He continues:

There are many, many sources an abolitionist might focus their attention on if they were looking to be critical – for instance, the industry of animal exploitation, ‘animal welfare’ groups, explicitly stated ‘New Welfarist’ groups like PETA…so it may seem odd that a group of abolitionists are the ones creating a criticism of another group claiming to be abolitionist. Therein lies the major problem.

If ARZone were simply marketed as a stance-neutral forum for hosting chats and discussing animal rights, I’m unsure it would receive any criticism at all. Well, it certainly wouldn’t have received any from me. After all there are hundreds of groups and sites peddling animal rights chats and discussion, and many are pushing/promoting counter-productive and false ideas onto a plethora of already convinced individuals. One more wouldn’t garner attention. The fact ARZone markets itself as abolitionist, though, leaves itself open to the definitions and obligations that go along with any position.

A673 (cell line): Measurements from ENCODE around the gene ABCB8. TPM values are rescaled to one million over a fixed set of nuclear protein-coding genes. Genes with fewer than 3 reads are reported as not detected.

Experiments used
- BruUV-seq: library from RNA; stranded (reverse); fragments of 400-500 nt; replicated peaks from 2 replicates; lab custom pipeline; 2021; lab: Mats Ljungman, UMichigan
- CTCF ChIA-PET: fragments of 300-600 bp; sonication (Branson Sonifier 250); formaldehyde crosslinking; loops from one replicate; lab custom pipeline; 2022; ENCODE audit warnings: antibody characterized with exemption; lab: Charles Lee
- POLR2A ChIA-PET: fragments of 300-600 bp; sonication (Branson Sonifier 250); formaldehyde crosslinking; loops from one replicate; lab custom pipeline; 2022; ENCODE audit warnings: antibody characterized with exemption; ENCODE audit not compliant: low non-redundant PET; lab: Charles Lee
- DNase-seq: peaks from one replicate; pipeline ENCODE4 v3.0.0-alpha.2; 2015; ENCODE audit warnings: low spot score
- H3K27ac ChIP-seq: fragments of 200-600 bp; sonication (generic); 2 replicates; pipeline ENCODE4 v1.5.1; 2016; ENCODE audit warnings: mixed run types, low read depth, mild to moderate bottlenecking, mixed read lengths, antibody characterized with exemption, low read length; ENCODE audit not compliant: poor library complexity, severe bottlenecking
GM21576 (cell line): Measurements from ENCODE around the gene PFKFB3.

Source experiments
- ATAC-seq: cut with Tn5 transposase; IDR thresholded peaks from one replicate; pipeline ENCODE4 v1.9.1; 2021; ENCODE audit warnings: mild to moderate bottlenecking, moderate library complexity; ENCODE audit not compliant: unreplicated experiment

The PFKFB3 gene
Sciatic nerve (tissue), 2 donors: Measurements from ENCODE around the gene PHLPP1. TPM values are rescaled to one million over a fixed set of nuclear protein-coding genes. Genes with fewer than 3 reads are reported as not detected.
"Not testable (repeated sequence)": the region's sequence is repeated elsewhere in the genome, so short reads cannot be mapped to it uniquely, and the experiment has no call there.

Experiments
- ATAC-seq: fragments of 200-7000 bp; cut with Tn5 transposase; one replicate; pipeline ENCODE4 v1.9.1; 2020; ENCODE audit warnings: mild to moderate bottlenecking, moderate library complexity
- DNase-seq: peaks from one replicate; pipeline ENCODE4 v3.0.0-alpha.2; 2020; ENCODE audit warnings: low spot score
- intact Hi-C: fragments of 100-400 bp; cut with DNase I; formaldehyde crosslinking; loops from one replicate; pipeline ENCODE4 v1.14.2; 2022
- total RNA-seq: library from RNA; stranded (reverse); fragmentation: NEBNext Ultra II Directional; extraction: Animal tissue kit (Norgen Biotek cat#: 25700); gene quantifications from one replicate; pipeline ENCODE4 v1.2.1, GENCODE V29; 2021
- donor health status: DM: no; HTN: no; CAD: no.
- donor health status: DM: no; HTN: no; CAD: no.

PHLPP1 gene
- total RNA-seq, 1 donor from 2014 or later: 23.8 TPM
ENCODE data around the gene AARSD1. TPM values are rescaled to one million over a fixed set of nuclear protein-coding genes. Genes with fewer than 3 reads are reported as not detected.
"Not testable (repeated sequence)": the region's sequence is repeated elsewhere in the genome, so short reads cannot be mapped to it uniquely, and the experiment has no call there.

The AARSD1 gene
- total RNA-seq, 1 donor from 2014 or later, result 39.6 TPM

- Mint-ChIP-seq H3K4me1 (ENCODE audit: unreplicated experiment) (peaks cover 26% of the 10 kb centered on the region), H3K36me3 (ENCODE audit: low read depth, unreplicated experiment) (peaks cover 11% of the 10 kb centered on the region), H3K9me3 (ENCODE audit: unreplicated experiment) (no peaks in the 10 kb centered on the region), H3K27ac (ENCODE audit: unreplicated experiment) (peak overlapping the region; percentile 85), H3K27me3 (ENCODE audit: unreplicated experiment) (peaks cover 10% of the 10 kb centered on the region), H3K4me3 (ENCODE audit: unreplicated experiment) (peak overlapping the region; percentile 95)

In the above, Rob is doing two things. First, we can assume that he is anticipating that others would ask him “Since ARZone is an abolitionist site, Rob, why can’t you, as an abolitionist yourself, just get along with them?” But it is often the case that activists are admonished to “stop the infighting” and work together. Rob is right, though, one ought not to place “getting along” with others ahead of one’s principles. Principles ought not to be compromised for the sake of community. But the second thing Rob is doing is making the specific case for why he, as an abolitionist, is justified in criticizing the other abolitionists at ARZone. Now, I agree with Rob that there are perhaps better things an abolitionist might do with their time other than criticize other abolitionists, but surely if, as an obvious example, a self-professed abolitionist killed healthy free-living squirrels while calling them pests, another abolitionist would be justified in criticizing them. So, is Rob justified in criticizing ARZone? No, he isn’t, and while he is entitled to his own opinion, it is unfair of him to hold ARZone to standards based solely on his own definition of “abolitionist” and on his assumptions about what abolitionists ought to do.